A fire at a four-storey building at Chawkbazar and the fall of a BRT (bus rapid transit) project girder on a moving car at Uttara in the city on Monday accounted for avoidable tragedies. In the fire incident at Kamalbagh in Chawkbazar area, six restaurant workers reportedly died of suffocation while they were asleep. It was under similar circumstances that 71 persons were burnt to death in another devastating fire originating from flammable chemicals in the same part of Old Dhaka at Churihatta in Chawkbazar three and a half years ago. The Monday's fire, too, is suspected to have originated from a plastic goods factory on the upper floors of the building. One can well guess the ferocity of the Kamalbagh blaze from the fact that it took more than two hours for ten fire-fighting units to bring it under control.
But why is such recurrence of terrible fires in a very congested place like Chowkbazar in Old Dhaka? One may recall that twelve years back at Nimtoli, also in old Dhaka,124 people died as the fire from a transformer explosion set fire to flammable chemicals stored in shops that were adjacent to one another. Evidently, even more than a decade after the horrific Nimtoli fire or the appalling Churihatta inferno at Chowkbazar three plus years back, no serious attempt has been made to remove the shops dealing in goods made of combustible materials or warehouses storing those. Clearly, the law has not worked as it should have.
In the second incident that happed after 4 pm in the afternoon of Monday, five passengers of a private car, returning from a wedding event, were reportedly crushed to death at Uttara in the city, as a concrete girder of an under-construction BRT elevated expressway fell on it. A young married couple also riding the same car, however, could be rescued alive. The 80-tonne girder reportedly fell as the crane lifting it apparently went off-balance and tilted on one side.
What is most glaringly obvious in either of the tragedies is gross irresponsibility and a lack of concern for human life. In the second tragedy, one wonders why the movement of traffic was allowed in the area where work for the BRT project was going on! A similar accident happened at the same project site in Uttara area more than a year ago in which six people including three Chinese were injured. Going by the report, it is indeed very concerning that the crane in question failed to bear the weight of the huge concrete girder. It naturally sends shivers down the spine as to how the construction work for the big-budget infrastructure project is being run! Are the types of machinery being used and the operators who are in control of those up to standard? Also, the question arises if the management running the whole affair is doing its part efficiently.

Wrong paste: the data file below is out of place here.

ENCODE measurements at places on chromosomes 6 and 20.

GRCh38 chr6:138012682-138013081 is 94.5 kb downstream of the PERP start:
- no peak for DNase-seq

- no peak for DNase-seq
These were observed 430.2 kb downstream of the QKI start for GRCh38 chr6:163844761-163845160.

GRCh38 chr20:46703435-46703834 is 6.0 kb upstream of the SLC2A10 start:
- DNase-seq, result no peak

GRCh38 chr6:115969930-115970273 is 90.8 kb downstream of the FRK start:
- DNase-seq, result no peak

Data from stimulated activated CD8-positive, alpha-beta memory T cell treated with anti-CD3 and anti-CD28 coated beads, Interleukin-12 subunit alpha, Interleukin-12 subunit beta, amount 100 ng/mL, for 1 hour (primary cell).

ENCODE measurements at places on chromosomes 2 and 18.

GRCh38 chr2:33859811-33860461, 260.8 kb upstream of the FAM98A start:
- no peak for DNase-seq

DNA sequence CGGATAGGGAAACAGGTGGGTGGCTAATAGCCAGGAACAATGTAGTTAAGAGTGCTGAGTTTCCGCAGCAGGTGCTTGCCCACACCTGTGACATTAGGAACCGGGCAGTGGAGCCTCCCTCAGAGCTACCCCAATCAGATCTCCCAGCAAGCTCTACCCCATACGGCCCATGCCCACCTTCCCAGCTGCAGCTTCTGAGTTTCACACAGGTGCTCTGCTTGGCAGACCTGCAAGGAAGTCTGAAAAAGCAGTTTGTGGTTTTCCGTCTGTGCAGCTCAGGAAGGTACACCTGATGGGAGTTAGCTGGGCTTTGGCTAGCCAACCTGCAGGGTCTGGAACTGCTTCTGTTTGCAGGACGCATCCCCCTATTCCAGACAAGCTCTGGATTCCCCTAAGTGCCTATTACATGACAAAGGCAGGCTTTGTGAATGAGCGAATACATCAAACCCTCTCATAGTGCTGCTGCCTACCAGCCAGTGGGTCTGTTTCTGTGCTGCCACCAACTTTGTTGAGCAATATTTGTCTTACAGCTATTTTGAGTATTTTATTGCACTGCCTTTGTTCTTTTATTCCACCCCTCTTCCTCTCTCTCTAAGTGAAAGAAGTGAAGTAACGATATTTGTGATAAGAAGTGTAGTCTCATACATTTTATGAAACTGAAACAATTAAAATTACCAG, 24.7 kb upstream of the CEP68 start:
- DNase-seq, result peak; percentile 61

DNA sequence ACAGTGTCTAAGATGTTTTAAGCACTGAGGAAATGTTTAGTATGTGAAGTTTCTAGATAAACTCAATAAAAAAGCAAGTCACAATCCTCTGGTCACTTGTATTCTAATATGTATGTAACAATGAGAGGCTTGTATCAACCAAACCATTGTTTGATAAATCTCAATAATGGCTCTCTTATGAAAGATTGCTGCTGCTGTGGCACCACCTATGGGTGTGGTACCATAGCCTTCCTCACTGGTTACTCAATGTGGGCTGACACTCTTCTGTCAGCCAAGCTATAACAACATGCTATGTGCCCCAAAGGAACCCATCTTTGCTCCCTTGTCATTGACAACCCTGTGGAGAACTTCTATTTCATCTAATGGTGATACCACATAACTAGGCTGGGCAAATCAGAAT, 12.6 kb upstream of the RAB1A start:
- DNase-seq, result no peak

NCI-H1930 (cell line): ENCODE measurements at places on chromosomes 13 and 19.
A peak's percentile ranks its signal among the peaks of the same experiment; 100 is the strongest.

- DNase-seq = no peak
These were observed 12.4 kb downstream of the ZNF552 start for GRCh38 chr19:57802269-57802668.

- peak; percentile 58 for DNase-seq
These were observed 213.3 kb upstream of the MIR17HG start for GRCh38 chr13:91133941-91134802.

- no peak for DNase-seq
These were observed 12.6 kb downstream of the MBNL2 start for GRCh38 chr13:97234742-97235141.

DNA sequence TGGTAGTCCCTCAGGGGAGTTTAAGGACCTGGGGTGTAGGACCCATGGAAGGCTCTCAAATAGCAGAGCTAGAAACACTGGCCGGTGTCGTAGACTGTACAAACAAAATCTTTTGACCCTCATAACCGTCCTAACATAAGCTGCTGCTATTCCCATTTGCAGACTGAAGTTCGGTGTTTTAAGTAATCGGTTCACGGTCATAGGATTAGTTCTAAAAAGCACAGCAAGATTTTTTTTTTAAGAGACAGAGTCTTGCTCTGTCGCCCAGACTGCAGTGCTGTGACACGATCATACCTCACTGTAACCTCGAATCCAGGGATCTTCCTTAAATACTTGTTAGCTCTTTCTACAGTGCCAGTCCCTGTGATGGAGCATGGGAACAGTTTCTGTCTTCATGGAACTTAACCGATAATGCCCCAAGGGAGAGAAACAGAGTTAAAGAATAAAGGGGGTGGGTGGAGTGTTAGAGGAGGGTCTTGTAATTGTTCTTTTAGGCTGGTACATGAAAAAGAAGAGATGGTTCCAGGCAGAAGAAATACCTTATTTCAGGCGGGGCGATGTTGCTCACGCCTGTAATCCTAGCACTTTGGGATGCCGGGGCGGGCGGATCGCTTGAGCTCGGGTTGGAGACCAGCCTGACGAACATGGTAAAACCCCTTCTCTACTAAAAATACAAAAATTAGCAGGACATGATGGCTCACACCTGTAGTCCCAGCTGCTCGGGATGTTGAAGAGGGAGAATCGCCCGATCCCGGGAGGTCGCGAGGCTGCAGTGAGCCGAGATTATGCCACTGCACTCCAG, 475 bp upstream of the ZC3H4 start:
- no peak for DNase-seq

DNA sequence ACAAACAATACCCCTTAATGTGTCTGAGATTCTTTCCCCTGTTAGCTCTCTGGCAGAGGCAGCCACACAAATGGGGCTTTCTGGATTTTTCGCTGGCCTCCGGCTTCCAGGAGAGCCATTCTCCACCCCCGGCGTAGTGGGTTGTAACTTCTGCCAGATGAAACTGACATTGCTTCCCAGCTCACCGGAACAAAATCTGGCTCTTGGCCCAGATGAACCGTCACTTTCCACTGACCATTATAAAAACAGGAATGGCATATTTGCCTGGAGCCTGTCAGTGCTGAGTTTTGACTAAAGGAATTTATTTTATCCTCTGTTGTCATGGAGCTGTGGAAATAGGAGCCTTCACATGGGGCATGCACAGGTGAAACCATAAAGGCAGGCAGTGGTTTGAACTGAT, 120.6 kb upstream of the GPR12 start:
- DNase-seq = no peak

A 5-member probe body has reportedly been formed by the Road Transport and Bridges ministry to inquire into the tragic incident. But as it is often the case, the results of such officially initiated probes in most cases turn out to be an exercise in stating the obvious. But what is more urgently needed here is prevention of causes that lead to such avoidable tragedies befalling unsuspecting victims. And it can be done through closer scrutiny, monitoring and application of law by appropriate authorities and making those responsible accountable.